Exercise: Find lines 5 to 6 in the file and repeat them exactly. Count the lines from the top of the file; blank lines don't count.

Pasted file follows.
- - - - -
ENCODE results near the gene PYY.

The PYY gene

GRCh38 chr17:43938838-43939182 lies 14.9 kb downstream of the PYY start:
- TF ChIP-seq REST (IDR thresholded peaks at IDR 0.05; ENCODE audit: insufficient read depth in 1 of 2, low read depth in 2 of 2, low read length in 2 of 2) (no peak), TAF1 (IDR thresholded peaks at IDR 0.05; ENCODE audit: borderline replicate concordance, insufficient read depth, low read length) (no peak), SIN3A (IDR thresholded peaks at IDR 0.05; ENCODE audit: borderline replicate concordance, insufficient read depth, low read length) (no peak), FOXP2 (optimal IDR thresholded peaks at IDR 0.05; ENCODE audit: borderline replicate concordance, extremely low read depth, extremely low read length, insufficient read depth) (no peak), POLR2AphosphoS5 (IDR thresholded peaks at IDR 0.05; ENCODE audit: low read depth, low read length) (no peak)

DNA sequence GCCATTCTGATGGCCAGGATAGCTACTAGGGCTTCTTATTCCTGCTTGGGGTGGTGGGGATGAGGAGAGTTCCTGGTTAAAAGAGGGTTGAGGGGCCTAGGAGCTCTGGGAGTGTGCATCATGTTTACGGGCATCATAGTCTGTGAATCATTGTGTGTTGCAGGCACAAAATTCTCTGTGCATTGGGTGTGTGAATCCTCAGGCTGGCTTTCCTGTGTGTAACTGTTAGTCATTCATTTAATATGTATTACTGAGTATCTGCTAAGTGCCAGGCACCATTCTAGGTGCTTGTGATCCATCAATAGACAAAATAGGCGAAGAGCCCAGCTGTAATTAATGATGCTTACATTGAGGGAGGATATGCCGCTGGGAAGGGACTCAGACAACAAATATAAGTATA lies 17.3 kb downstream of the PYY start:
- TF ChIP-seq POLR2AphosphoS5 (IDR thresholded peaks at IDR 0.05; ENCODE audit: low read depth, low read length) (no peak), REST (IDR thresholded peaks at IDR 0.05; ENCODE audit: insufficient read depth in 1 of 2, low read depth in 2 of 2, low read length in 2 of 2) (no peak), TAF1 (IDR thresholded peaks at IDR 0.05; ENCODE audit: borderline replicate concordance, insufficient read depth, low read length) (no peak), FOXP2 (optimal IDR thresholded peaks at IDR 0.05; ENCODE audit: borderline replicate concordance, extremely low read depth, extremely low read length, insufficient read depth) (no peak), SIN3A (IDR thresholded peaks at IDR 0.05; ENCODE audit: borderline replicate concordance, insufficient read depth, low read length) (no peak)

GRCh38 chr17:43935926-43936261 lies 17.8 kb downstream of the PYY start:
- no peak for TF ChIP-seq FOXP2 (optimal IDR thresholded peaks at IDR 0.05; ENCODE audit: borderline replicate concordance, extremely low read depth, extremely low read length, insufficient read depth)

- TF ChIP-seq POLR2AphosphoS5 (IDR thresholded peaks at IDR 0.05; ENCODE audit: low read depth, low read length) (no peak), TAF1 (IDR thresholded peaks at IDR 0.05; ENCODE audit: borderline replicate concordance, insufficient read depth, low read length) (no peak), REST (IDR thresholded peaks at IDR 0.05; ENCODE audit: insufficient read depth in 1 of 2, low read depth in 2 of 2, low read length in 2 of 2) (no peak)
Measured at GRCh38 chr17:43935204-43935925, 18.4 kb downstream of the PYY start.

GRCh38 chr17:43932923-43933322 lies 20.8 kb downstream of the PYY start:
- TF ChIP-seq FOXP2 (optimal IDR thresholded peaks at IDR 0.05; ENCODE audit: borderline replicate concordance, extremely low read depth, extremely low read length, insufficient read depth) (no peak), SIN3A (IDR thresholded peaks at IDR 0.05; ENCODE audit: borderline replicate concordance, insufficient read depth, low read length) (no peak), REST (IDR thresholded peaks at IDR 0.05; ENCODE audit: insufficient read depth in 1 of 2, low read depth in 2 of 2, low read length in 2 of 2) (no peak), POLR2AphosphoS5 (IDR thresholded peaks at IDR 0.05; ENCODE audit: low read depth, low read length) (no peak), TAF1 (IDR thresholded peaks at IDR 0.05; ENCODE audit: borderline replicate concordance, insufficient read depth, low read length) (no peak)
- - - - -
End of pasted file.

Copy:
DNA sequence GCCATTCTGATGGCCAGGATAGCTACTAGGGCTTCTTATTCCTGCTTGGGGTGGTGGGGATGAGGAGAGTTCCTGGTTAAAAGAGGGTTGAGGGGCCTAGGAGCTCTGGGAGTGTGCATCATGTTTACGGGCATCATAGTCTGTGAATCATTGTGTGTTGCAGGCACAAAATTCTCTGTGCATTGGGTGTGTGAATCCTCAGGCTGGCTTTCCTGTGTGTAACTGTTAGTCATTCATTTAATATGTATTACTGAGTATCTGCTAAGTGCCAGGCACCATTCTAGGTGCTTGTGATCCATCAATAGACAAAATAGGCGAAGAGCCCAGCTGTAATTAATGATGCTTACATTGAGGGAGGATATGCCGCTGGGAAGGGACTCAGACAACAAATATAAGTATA lies 17.3 kb downstream of the PYY start:
- TF ChIP-seq POLR2AphosphoS5 (IDR thresholded peaks at IDR 0.05; ENCODE audit: low read depth, low read length) (no peak), REST (IDR thresholded peaks at IDR 0.05; ENCODE audit: insufficient read depth in 1 of 2, low read depth in 2 of 2, low read length in 2 of 2) (no peak), TAF1 (IDR thresholded peaks at IDR 0.05; ENCODE audit: borderline replicate concordance, insufficient read depth, low read length) (no peak), FOXP2 (optimal IDR thresholded peaks at IDR 0.05; ENCODE audit: borderline replicate concordance, extremely low read depth, extremely low read length, insufficient read depth) (no peak), SIN3A (IDR thresholded peaks at IDR 0.05; ENCODE audit: borderline replicate concordance, insufficient read depth, low read length) (no peak)